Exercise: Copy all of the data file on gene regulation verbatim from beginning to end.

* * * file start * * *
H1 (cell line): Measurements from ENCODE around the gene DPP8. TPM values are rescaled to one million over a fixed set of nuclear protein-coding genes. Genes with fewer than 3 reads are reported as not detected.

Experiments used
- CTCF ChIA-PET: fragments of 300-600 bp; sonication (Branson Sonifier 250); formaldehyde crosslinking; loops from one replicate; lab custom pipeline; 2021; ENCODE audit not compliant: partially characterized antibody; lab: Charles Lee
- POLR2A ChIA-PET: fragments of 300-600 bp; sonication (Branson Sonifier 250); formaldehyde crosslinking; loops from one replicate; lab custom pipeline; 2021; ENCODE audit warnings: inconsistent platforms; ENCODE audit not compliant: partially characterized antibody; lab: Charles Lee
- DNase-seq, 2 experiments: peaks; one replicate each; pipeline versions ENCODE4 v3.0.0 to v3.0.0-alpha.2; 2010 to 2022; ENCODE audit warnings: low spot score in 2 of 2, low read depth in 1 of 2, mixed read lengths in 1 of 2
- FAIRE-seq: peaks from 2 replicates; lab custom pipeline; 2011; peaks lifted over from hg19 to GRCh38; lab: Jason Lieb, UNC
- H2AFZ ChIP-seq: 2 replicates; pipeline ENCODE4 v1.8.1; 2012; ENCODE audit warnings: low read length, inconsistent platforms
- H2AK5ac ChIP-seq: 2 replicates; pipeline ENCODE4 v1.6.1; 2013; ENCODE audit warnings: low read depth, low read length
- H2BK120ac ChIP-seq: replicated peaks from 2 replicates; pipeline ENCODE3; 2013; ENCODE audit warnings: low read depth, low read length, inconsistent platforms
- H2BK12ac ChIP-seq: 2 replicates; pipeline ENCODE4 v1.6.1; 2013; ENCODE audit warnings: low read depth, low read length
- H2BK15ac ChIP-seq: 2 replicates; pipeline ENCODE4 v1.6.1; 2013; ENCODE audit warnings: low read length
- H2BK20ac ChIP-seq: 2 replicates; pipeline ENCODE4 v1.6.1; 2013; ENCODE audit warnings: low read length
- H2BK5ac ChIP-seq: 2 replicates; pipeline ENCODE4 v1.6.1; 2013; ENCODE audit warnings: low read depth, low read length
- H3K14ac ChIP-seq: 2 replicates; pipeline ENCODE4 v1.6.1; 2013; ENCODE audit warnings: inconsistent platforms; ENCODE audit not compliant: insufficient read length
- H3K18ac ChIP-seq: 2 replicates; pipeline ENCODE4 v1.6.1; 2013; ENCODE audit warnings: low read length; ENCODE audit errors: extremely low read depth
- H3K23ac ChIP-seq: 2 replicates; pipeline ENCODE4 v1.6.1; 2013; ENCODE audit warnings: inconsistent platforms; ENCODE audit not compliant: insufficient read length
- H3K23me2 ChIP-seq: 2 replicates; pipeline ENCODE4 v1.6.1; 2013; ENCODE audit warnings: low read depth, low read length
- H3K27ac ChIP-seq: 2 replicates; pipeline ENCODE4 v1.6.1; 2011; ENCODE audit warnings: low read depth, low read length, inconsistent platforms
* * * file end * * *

H1 (cell line): Measurements from ENCODE around the gene DPP8. TPM values are rescaled to one million over a fixed set of nuclear protein-coding genes. Genes with fewer than 3 reads are reported as not detected.

Experiments used
- CTCF ChIA-PET: fragments of 300-600 bp; sonication (Branson Sonifier 250); formaldehyde crosslinking; loops from one replicate; lab custom pipeline; 2021; ENCODE audit not compliant: partially characterized antibody; lab: Charles Lee
- POLR2A ChIA-PET: fragments of 300-600 bp; sonication (Branson Sonifier 250); formaldehyde crosslinking; loops from one replicate; lab custom pipeline; 2021; ENCODE audit warnings: inconsistent platforms; ENCODE audit not compliant: partially characterized antibody; lab: Charles Lee
- DNase-seq, 2 experiments: peaks; one replicate each; pipeline versions ENCODE4 v3.0.0 to v3.0.0-alpha.2; 2010 to 2022; ENCODE audit warnings: low spot score in 2 of 2, low read depth in 1 of 2, mixed read lengths in 1 of 2
- FAIRE-seq: peaks from 2 replicates; lab custom pipeline; 2011; peaks lifted over from hg19 to GRCh38; lab: Jason Lieb, UNC
- H2AFZ ChIP-seq: 2 replicates; pipeline ENCODE4 v1.8.1; 2012; ENCODE audit warnings: low read length, inconsistent platforms
- H2AK5ac ChIP-seq: 2 replicates; pipeline ENCODE4 v1.6.1; 2013; ENCODE audit warnings: low read depth, low read length
- H2BK120ac ChIP-seq: replicated peaks from 2 replicates; pipeline ENCODE3; 2013; ENCODE audit warnings: low read depth, low read length, inconsistent platforms
- H2BK12ac ChIP-seq: 2 replicates; pipeline ENCODE4 v1.6.1; 2013; ENCODE audit warnings: low read depth, low read length
- H2BK15ac ChIP-seq: 2 replicates; pipeline ENCODE4 v1.6.1; 2013; ENCODE audit warnings: low read length
- H2BK20ac ChIP-seq: 2 replicates; pipeline ENCODE4 v1.6.1; 2013; ENCODE audit warnings: low read length
- H2BK5ac ChIP-seq: 2 replicates; pipeline ENCODE4 v1.6.1; 2013; ENCODE audit warnings: low read depth, low read length
- H3K14ac ChIP-seq: 2 replicates; pipeline ENCODE4 v1.6.1; 2013; ENCODE audit warnings: inconsistent platforms; ENCODE audit not compliant: insufficient read length
- H3K18ac ChIP-seq: 2 replicates; pipeline ENCODE4 v1.6.1; 2013; ENCODE audit warnings: low read length; ENCODE audit errors: extremely low read depth
- H3K23ac ChIP-seq: 2 replicates; pipeline ENCODE4 v1.6.1; 2013; ENCODE audit warnings: inconsistent platforms; ENCODE audit not compliant: insufficient read length
- H3K23me2 ChIP-seq: 2 replicates; pipeline ENCODE4 v1.6.1; 2013; ENCODE audit warnings: low read depth, low read length
- H3K27ac ChIP-seq: 2 replicates; pipeline ENCODE4 v1.6.1; 2011; ENCODE audit warnings: low read depth, low read length, inconsistent platforms